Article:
Copyright 2020 - Woods Designs, Foss Quay, Millbrook, Torpoint, Cornwall, PL10 1EN, UK
  • home built Flica 37

  • plywood Romany 34

  • lightweight 14ft Zeta mainhull

  • Strike 15 trimaran at speed

  • 28ft Skoota in British Columbia

  • 10ft 2 sheet ply Duo dinghy

  • 24ft Strider sailing fast

  • 36ft Mirage open deck catamaran

Boats mentioned: Eclipse, Gypsy, Flica 37, Sango

Review of 1999

As always, MOCRA held a Multihull Grand Prix over the last May weekend. This year I raced on a Dragonfly trimaran belonging to Simon Forbes - chief measurer at ISAF and a long time friend. Unfortunately we did not do very well, but it is nearly 20 years since I last helmed a trimaran in a race (back then it was Chay Blyths 54' tri Great Britain 4). But we had some fun and some close racing. It is certainly a lot harder to sail a trimaran than a catamaran in short round the buoys races, one reason why the trimarans race with 3 crew and the catamarans with 2.

But the main event of the weekend was before the first race when a line squall came across Plymouth Sound bringing with it winds over 60 knots (measured by the RNLI lifeboat) and torrential rain. When the squall hit we quickly dropped all sail and ran downwind under bare poles at 6 knots, just clearing Drakes Island and only 200 yards from Plymouth Hoe. As the shore came ever closer we began to get concerned but fortunately the worst of the wind quickly passed and we were just able to round up and enter the marina. A few more minutes of 60 knots and a lot of boats would have been on the shore as no one out that day was able to do anything except run before it. A good lesson on the potential dangers of a lee shore and the need for searoom at all times.

Gypsy sailing during the PBO boat test

The June 1999 issue of Practical Boat Owner contained a review of my GYPSY. The reviewer was very impressed and finished by saying:

"To me it all makes a lot of sense. In fact of all the cats I've sailed the Gypsy presents about the strongest case in favour of cruising on two hulls."

I was away all of July delivering a FLICA 37 back to the UK from Majorca. An 1800 mile sail with the wind never aft of the beam. As usual the Med was one long motor. We waited in Gibraltar for 3 days until a westerly gale had blown itself out before slogging up the Portuguese coast against wind and current. (Moral: Don't try to sail against the trade winds).

Approaching Gibraltar








The Portugese coast is one long sand dune, with an increasing number of new holiday developments. Not a very attractive cruising area, made worse by the huge number of fishing pot markers that made it risky to sail at night. The rias of N Spain were a lot more attractive, not that we could see much as there was thick fog for 2 of the 3 days we were there.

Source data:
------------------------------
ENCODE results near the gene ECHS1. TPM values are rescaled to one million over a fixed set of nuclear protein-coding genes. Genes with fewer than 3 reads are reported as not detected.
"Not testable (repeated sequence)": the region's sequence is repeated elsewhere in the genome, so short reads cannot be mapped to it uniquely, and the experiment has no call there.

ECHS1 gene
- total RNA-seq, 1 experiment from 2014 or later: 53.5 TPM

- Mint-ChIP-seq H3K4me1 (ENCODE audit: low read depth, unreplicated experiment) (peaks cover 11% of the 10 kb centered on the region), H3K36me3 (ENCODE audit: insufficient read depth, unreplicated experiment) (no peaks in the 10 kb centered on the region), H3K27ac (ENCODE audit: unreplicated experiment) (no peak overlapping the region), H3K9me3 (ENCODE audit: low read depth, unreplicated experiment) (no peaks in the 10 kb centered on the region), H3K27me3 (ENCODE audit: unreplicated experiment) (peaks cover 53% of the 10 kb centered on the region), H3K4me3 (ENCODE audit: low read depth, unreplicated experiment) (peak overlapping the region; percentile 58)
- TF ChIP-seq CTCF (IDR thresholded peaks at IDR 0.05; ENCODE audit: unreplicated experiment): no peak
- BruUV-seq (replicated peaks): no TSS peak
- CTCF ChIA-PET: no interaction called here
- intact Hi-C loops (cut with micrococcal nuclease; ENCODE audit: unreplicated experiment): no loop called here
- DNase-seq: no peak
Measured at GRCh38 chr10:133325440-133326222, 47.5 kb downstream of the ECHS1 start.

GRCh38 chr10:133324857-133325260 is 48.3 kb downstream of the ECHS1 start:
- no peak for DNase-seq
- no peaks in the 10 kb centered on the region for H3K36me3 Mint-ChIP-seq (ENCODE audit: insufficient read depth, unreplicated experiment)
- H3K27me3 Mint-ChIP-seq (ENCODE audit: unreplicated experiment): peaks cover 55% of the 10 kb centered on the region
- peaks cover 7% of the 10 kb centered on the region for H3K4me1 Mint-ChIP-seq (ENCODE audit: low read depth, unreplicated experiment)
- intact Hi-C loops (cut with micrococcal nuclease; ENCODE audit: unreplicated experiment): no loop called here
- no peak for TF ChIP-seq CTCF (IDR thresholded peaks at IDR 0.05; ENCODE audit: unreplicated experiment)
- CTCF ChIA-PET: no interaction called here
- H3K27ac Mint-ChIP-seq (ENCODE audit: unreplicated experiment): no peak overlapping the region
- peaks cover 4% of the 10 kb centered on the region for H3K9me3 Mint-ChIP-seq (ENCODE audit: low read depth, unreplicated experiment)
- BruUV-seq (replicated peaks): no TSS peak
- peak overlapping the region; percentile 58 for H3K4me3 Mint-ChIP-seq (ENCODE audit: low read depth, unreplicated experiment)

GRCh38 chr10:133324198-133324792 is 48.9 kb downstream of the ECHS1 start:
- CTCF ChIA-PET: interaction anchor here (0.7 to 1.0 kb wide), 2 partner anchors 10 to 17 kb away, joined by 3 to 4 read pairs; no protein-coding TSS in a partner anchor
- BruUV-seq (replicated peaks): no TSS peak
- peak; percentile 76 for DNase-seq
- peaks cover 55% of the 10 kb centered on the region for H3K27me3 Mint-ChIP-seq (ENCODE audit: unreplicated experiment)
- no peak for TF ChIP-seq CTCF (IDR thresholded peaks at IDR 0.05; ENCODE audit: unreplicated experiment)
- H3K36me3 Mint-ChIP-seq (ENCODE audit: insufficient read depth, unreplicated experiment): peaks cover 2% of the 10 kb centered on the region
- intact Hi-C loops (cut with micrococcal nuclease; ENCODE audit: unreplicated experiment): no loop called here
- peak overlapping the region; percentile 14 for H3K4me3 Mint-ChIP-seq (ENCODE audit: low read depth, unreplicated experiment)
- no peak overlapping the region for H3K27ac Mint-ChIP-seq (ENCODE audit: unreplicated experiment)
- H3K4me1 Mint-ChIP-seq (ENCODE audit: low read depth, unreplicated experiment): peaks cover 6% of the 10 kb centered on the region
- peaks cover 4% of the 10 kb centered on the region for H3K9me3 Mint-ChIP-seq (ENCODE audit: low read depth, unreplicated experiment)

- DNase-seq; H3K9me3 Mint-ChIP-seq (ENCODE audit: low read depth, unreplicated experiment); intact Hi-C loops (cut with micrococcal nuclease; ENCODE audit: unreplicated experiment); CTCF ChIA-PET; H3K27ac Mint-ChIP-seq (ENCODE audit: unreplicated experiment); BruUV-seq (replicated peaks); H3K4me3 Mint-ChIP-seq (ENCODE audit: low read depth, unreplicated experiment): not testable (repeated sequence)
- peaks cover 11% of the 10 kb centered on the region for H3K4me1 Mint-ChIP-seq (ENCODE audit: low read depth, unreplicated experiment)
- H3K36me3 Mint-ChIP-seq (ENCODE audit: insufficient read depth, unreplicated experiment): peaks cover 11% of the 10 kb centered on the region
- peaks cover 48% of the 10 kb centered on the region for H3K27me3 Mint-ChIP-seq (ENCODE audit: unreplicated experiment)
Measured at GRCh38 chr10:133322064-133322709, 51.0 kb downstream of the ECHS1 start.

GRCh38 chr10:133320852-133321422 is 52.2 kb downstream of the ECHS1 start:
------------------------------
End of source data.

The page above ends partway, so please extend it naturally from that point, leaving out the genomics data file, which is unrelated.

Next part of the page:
The trip finished with a 500 mile beat in winds up to 30 knots back to Plymouth. The owner normally kept his spare toilet rolls in the bilges!? they remained dry but we did have to close the companion way door at one stage as we had water in the cockpit - the first time I've had to do that in 12 years. So not a particularly enjoyable trip, but a few lessons learnt. The first that living on board and sailing catamarans is normally very comfortable while anyone who cruises a monohull is crazy! The second that the Flica is a very comfortable boat and still works extremely well. I'd only make a couple of minor changes to the design, a seat just inside the companionway would be useful as would a better sound deadened engine (I was sleeping above it).

Surecat sailing

I understand that eclipses cross a particular spot on the earths surface once every 400 years. On August 11th at 11am there was a total solar eclipse that passed right over the Woods Designs office. Although the weather was cloudy so we couldn't see the sun, it did go completely dark. 10 of us were sailing my GYPSY and we were out near the Eddystone rocks when the light was turned out. It was certainly the weirdest and most spooky experience any of us had experienced.


Having fun during the eclipse








Pitch black for 2 minutes, but all around the horizon we could see light as the "black hole" passed along the English Channel and across into Europe. It was definately THE event of the year, much more so than the advent of the new millenium which after all is just another midnight.

So I thought we should celebrate its passing with a new boat. There has been a gap between the Sagitta and Banshee in our range of performance boats. We have found in practice that both these boats are about the same speed in all conditions except when sailing to windward in a F5 or more, when the extra length of the Banshee helps it power away.

Obviously the Banshee has more carrying capacity for cruising and lots more room. But we found from personal experience, having sailed both boats extensively, that the Banshee is a big boat for just a couple. So it made sense to draw a boat in between the two, fortuitously that makes it 9.9m long.

Hence the Eclipse 99. It will have standing headroom in the bridgedeck, 6-8 berths and like the Sagitta, a choice of daggerboards or LAR keels. Although the SANGO design has been around for a few years I have only recently had the opportunity to sail one. Similar in concept to the WIZARD but 1m longer it is a much quicker boat and has a more seakindly motion. With the same headroom in the cuddy and hulls as WIZARD it looks a lot sleeker as well. But compared to the WIZARD the rig is larger and that makes it harder to trail and step the mast. Sango under sail